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Monstera adansonii variegated

Dr. Bill's Orchids, LLC

Regular price $4,000.00

  • Description
  • General Aroid Culture

PREORDER LISTING

More information on request! These are difficult to grow- not for the beginner!!

Species/Hybrid: species

Plant size: example plant shown, several inches tall with at least several leaves. Variegation changes with individual leaf and plant. **NOT THE EXACT PLANT FOR SALE**

Pot size: 3.5+ inch

Fragrant: No

Culture: Dr. Bill's Orchids Culture Guide- Aroids

Dr. Bill's Orchids Intro to Aroid Cultivation
Temperature

: When dealing with Aroid species, there is a lot of variation in preferred temperatures as Aroids come from many different elevations. It is not easy to give a blanket statement. For the “lowland” type species, they are usually liking warm and humid temperatures without large drops in temp at night. For highland species, it seems that they don’t want it hot, but prefer intermediate temperatures and want a cooler night period. Research the species you’re looking to grow. As a baseline, I would recommend temperatures 65-85F, not going below 60F, which is why they tend to do well in average household temperatures (if not on the warm side of house temps).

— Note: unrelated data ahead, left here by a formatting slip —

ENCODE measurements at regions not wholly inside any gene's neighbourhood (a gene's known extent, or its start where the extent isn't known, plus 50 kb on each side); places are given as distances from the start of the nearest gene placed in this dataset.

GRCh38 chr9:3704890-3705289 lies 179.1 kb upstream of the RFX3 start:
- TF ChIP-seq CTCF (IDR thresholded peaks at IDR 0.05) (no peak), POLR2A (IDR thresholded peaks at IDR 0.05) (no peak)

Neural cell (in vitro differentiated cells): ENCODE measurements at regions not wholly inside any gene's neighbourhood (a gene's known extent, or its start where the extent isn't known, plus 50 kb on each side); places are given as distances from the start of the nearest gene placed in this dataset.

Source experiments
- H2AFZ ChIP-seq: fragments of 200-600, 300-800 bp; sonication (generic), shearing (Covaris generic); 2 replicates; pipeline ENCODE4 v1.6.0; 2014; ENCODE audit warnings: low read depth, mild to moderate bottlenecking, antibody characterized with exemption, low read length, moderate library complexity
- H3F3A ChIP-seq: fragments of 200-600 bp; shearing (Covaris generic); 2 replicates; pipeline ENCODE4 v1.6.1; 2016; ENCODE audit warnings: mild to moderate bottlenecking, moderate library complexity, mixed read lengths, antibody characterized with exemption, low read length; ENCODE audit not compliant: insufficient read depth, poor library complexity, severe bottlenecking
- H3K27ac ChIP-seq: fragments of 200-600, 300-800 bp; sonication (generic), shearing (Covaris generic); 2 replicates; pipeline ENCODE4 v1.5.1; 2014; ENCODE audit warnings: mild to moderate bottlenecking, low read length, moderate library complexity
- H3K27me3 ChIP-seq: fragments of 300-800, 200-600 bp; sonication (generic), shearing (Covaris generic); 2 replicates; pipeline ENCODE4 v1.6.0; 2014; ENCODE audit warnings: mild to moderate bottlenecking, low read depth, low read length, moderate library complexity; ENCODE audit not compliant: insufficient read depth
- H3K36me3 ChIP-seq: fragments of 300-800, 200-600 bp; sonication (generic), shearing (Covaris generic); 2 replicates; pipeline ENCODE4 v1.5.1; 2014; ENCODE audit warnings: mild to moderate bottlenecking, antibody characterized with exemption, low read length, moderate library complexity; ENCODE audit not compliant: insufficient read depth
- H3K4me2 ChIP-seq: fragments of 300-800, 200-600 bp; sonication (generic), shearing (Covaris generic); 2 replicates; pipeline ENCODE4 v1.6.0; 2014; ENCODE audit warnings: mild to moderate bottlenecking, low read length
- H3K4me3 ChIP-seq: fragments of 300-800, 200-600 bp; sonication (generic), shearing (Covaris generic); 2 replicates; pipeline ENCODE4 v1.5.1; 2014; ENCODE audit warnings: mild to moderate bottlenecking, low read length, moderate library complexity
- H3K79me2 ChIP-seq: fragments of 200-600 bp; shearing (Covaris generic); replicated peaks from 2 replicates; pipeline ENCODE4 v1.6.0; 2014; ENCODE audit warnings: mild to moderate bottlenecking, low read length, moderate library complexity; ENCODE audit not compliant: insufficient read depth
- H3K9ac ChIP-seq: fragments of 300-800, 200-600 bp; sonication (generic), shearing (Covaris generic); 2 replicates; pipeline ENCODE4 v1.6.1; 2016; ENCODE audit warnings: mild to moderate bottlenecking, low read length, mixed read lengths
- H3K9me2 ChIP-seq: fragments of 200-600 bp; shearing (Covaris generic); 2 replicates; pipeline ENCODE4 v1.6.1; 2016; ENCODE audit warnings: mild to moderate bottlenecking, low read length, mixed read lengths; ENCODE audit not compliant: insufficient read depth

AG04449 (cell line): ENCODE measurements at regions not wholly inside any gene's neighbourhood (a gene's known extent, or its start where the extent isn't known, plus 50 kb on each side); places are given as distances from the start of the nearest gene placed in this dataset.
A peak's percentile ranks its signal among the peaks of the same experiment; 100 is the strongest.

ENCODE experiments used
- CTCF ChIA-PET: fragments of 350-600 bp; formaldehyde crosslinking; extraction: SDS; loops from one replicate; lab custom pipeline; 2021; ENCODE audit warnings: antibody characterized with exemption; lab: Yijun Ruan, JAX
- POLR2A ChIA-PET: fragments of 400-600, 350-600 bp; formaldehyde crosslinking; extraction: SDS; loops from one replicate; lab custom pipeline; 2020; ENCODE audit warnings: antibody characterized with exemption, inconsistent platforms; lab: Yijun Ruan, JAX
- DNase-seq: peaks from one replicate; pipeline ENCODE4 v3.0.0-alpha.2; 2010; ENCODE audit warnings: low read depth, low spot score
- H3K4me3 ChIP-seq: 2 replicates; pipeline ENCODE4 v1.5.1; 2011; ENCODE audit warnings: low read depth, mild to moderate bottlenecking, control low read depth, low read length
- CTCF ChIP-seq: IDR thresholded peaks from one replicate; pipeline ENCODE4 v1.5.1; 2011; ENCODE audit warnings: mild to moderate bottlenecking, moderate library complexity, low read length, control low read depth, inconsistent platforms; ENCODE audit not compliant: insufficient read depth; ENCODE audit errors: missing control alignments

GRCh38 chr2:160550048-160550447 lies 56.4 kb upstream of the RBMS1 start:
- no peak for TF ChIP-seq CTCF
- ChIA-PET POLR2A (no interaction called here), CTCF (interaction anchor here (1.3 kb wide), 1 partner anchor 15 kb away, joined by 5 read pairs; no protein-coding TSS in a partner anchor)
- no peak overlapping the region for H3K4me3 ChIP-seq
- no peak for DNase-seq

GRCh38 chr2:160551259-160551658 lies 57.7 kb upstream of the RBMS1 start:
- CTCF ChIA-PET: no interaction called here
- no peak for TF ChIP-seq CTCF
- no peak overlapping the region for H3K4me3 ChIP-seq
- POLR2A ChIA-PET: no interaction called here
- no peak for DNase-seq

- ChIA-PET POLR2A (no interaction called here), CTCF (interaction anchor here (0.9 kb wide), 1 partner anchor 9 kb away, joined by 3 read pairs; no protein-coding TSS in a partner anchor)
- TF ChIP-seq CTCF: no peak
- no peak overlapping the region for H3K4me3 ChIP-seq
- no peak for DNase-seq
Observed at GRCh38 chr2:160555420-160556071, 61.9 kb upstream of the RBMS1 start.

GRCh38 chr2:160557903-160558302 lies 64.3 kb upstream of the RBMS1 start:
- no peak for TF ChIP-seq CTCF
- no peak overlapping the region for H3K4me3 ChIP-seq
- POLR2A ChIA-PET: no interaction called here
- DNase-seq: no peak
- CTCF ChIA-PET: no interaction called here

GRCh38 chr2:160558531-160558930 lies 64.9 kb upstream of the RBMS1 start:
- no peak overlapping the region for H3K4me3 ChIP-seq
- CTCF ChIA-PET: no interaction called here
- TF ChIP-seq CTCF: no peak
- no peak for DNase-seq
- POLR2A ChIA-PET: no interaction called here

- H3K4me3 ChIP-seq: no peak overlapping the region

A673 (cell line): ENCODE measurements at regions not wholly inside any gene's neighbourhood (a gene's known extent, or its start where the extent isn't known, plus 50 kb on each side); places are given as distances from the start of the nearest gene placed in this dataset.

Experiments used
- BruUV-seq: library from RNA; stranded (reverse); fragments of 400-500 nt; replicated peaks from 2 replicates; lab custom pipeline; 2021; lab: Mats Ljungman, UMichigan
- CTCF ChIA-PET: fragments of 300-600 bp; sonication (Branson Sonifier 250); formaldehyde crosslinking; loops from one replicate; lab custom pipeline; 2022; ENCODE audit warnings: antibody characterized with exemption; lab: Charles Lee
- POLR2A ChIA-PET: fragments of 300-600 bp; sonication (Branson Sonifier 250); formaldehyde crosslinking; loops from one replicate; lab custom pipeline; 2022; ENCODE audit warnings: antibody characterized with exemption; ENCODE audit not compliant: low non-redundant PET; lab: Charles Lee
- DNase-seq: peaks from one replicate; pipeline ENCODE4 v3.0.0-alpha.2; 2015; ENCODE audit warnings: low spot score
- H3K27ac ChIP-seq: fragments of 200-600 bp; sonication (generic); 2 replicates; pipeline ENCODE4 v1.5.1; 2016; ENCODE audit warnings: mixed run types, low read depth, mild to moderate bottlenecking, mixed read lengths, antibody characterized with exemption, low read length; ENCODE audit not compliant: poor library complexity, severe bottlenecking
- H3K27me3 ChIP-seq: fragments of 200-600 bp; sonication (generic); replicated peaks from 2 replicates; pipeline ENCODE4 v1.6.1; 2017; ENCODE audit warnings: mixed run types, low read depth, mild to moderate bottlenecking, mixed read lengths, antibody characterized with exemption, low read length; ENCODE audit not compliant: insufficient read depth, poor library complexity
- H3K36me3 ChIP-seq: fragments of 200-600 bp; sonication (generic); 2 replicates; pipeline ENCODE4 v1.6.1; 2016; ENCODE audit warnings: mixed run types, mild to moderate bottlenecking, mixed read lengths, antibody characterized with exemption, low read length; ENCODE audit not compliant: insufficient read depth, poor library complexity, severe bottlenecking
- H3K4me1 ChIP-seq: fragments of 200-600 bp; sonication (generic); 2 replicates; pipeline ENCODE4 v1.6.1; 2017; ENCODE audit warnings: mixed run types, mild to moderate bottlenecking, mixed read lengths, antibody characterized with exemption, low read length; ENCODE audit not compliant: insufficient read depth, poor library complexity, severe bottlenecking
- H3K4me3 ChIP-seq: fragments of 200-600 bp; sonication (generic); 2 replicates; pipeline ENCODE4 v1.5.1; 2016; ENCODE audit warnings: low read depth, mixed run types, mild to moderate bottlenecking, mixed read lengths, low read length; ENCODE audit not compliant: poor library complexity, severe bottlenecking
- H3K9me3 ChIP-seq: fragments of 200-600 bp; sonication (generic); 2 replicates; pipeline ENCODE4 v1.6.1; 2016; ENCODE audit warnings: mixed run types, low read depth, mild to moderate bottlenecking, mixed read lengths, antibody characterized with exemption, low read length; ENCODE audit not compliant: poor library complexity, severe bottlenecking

Light Again, a widely varied topic depending on the Type and species that you’re going, but most Aroids will do well with 500-2500 footcandles (aka 5000-26000 lux, aka 100-500 umol/m2/s PPFD). However, even if a particular plant is supposed to do well at a given light range- you may have to adjust the amount of light that particular plant is getting- might be too much that it scorches or not enough. You want to give it as much light as needed for good leaf development and strong/ growth. Aroids can also do very well under artificial lights or a sunny windowsill. Plants should not touch most lamps/lights as it can cause burning.